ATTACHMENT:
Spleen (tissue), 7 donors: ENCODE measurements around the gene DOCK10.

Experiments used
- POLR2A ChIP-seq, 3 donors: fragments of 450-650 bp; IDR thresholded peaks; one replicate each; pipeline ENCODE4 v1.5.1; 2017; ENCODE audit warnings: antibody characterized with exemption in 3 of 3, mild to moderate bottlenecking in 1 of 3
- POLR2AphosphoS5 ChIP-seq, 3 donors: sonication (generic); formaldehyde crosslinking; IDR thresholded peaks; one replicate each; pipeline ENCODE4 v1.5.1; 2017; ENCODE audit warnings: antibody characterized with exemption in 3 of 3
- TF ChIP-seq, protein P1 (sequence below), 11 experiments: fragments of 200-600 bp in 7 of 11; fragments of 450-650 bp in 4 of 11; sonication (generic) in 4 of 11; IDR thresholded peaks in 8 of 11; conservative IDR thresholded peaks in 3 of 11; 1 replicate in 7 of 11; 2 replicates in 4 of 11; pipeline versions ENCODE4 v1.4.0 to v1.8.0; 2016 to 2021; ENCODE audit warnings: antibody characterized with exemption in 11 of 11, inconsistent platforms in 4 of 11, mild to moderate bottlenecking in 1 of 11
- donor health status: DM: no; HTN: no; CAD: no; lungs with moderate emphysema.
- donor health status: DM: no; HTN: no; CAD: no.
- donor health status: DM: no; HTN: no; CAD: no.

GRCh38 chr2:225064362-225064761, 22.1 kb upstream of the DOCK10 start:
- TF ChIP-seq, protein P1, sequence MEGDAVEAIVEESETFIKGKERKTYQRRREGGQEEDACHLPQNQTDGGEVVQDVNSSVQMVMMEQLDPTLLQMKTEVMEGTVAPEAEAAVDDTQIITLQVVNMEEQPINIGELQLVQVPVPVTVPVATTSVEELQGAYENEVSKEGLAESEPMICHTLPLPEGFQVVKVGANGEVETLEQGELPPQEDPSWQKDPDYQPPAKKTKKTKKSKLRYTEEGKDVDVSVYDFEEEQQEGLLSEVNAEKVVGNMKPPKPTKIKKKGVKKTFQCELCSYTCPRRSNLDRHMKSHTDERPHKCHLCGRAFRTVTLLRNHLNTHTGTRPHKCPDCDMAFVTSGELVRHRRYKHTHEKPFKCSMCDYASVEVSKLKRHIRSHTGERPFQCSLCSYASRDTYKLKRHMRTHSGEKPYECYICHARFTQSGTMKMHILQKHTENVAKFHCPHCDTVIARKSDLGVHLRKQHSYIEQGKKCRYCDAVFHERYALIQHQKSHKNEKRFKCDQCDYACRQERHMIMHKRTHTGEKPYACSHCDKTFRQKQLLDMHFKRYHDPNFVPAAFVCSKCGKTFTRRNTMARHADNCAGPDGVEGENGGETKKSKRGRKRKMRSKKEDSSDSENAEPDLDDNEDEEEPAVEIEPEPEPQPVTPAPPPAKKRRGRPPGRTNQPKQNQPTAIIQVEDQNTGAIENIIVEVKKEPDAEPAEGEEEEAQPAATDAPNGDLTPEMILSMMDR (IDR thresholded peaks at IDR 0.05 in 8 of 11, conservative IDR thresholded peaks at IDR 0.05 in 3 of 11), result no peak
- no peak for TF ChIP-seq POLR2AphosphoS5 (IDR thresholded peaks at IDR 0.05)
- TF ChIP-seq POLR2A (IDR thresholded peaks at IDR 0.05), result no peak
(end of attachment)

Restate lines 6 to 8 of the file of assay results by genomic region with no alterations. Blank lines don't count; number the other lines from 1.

- donor health status: DM: no; HTN: no; CAD: no; lungs with moderate emphysema.
- donor health status: DM: no; HTN: no; CAD: no.
- donor health status: DM: no; HTN: no; CAD: no.